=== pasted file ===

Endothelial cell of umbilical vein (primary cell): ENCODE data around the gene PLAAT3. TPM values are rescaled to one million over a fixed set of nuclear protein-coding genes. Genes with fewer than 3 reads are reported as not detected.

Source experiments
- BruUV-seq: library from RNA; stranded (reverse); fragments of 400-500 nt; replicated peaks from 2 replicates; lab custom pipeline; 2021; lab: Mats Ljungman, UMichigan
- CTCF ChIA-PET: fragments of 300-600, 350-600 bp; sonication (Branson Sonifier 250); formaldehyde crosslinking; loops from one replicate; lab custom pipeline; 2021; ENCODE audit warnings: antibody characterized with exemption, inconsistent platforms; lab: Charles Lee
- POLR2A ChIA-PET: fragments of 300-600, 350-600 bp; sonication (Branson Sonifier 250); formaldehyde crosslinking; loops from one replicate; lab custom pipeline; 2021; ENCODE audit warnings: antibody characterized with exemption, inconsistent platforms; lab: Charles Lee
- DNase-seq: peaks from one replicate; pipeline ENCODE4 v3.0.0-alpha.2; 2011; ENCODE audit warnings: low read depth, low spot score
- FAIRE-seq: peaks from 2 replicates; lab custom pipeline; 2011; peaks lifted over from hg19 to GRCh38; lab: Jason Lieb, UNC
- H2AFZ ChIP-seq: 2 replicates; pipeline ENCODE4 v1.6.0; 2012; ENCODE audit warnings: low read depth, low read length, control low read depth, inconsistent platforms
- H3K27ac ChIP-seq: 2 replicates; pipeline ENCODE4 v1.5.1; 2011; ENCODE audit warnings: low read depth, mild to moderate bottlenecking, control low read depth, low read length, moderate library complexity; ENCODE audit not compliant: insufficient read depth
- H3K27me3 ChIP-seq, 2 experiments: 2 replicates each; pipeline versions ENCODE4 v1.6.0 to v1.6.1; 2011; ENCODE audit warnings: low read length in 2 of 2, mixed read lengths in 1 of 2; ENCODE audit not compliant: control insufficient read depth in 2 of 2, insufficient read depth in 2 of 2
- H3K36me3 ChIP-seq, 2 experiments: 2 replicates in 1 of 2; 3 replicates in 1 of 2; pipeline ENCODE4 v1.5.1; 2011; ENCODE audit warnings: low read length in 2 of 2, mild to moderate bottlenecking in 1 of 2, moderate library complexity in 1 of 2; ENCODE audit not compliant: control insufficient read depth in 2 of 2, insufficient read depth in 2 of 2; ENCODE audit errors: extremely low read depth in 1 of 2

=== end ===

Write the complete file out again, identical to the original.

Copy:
Endothelial cell of umbilical vein (primary cell): ENCODE data around the gene PLAAT3. TPM values are rescaled to one million over a fixed set of nuclear protein-coding genes. Genes with fewer than 3 reads are reported as not detected.

Source experiments
- BruUV-seq: library from RNA; stranded (reverse); fragments of 400-500 nt; replicated peaks from 2 replicates; lab custom pipeline; 2021; lab: Mats Ljungman, UMichigan
- CTCF ChIA-PET: fragments of 300-600, 350-600 bp; sonication (Branson Sonifier 250); formaldehyde crosslinking; loops from one replicate; lab custom pipeline; 2021; ENCODE audit warnings: antibody characterized with exemption, inconsistent platforms; lab: Charles Lee
- POLR2A ChIA-PET: fragments of 300-600, 350-600 bp; sonication (Branson Sonifier 250); formaldehyde crosslinking; loops from one replicate; lab custom pipeline; 2021; ENCODE audit warnings: antibody characterized with exemption, inconsistent platforms; lab: Charles Lee
- DNase-seq: peaks from one replicate; pipeline ENCODE4 v3.0.0-alpha.2; 2011; ENCODE audit warnings: low read depth, low spot score
- FAIRE-seq: peaks from 2 replicates; lab custom pipeline; 2011; peaks lifted over from hg19 to GRCh38; lab: Jason Lieb, UNC
- H2AFZ ChIP-seq: 2 replicates; pipeline ENCODE4 v1.6.0; 2012; ENCODE audit warnings: low read depth, low read length, control low read depth, inconsistent platforms
- H3K27ac ChIP-seq: 2 replicates; pipeline ENCODE4 v1.5.1; 2011; ENCODE audit warnings: low read depth, mild to moderate bottlenecking, control low read depth, low read length, moderate library complexity; ENCODE audit not compliant: insufficient read depth
- H3K27me3 ChIP-seq, 2 experiments: 2 replicates each; pipeline versions ENCODE4 v1.6.0 to v1.6.1; 2011; ENCODE audit warnings: low read length in 2 of 2, mixed read lengths in 1 of 2; ENCODE audit not compliant: control insufficient read depth in 2 of 2, insufficient read depth in 2 of 2
- H3K36me3 ChIP-seq, 2 experiments: 2 replicates in 1 of 2; 3 replicates in 1 of 2; pipeline ENCODE4 v1.5.1; 2011; ENCODE audit warnings: low read length in 2 of 2, mild to moderate bottlenecking in 1 of 2, moderate library complexity in 1 of 2; ENCODE audit not compliant: control insufficient read depth in 2 of 2, insufficient read depth in 2 of 2; ENCODE audit errors: extremely low read depth in 1 of 2